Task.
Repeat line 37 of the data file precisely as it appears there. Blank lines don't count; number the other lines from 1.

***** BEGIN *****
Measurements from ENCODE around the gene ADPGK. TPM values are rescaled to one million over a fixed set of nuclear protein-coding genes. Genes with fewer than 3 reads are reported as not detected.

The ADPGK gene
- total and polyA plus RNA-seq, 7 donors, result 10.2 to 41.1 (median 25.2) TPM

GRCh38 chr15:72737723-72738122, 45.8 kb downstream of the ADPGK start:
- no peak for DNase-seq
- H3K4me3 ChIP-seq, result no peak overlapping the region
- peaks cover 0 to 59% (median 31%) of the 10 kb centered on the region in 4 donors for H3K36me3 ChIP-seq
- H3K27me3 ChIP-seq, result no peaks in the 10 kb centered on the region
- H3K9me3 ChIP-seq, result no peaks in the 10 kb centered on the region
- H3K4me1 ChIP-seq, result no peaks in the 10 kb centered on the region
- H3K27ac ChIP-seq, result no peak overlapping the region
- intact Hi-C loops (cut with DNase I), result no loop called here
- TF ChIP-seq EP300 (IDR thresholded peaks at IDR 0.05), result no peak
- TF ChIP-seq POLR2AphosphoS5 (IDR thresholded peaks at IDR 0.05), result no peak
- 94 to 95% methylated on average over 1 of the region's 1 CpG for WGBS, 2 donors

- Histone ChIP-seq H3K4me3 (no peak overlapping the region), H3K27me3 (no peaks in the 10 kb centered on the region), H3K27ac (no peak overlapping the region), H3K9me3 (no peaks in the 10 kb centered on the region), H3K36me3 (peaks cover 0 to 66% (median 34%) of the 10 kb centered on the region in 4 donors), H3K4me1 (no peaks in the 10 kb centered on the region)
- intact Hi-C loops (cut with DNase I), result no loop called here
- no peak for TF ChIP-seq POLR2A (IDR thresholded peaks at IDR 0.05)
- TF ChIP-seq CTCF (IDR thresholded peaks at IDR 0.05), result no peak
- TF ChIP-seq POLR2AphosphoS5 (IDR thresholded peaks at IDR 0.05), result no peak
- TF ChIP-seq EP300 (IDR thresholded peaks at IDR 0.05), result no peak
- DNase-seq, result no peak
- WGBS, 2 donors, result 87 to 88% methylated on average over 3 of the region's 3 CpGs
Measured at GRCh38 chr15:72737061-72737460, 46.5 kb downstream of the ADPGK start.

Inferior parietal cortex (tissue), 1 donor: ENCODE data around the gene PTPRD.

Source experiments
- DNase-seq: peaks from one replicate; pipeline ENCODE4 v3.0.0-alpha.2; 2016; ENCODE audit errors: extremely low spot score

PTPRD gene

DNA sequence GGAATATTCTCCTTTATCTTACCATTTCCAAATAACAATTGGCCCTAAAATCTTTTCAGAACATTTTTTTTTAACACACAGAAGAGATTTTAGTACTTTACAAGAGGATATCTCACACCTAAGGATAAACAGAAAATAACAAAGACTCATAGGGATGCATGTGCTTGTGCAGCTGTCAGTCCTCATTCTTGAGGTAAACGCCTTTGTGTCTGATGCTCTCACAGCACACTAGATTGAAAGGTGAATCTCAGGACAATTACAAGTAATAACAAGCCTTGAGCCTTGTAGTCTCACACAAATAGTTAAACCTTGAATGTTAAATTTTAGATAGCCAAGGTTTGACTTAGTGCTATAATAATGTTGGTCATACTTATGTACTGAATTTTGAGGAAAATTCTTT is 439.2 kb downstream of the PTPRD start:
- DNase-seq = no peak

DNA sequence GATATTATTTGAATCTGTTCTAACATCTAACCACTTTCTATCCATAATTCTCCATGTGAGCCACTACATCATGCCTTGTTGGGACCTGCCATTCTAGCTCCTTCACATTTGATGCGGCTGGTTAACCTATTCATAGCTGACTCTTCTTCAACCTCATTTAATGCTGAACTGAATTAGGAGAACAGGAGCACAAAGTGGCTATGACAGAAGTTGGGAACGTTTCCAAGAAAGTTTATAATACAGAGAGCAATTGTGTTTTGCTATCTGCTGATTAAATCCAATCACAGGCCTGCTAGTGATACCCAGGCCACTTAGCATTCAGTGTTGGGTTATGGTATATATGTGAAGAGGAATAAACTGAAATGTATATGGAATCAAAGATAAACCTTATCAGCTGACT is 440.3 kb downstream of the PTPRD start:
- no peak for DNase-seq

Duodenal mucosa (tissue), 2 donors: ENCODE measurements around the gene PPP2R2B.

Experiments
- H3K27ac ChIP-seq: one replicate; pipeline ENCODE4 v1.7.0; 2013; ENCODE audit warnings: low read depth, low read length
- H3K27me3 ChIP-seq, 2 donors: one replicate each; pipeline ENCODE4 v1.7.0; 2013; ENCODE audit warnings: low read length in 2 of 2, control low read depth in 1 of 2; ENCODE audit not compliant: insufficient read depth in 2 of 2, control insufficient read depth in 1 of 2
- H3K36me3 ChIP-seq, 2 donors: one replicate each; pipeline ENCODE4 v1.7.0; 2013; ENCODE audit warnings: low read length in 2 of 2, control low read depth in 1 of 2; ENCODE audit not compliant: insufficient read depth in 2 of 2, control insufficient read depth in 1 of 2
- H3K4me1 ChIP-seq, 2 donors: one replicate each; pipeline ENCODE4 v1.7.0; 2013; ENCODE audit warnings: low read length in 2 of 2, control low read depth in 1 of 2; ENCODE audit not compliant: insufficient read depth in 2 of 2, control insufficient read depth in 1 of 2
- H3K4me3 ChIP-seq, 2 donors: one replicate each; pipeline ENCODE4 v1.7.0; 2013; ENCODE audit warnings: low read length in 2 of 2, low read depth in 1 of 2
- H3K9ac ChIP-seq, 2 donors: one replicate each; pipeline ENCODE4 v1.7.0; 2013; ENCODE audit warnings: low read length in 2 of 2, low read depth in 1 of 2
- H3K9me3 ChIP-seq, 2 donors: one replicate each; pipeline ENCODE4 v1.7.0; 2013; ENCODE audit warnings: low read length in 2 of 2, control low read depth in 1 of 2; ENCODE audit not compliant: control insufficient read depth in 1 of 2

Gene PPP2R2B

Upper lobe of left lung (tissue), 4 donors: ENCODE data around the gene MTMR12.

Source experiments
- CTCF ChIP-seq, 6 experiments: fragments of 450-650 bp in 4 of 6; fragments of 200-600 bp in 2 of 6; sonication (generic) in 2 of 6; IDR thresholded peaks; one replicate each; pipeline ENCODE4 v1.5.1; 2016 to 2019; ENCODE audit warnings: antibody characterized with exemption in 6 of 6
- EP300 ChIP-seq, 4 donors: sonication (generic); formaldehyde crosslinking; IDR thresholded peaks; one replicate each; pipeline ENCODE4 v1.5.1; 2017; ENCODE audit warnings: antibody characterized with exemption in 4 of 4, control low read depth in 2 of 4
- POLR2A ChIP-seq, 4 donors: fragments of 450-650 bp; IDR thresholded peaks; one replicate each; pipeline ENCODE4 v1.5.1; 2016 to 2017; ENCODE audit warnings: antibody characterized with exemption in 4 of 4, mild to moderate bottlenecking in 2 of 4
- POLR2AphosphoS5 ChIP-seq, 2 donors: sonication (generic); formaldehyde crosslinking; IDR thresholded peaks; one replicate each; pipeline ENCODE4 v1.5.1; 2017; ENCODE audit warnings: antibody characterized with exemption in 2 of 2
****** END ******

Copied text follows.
- H3K36me3 ChIP-seq, 2 donors: one replicate each; pipeline ENCODE4 v1.7.0; 2013; ENCODE audit warnings: low read length in 2 of 2, control low read depth in 1 of 2; ENCODE audit not compliant: insufficient read depth in 2 of 2, control insufficient read depth in 1 of 2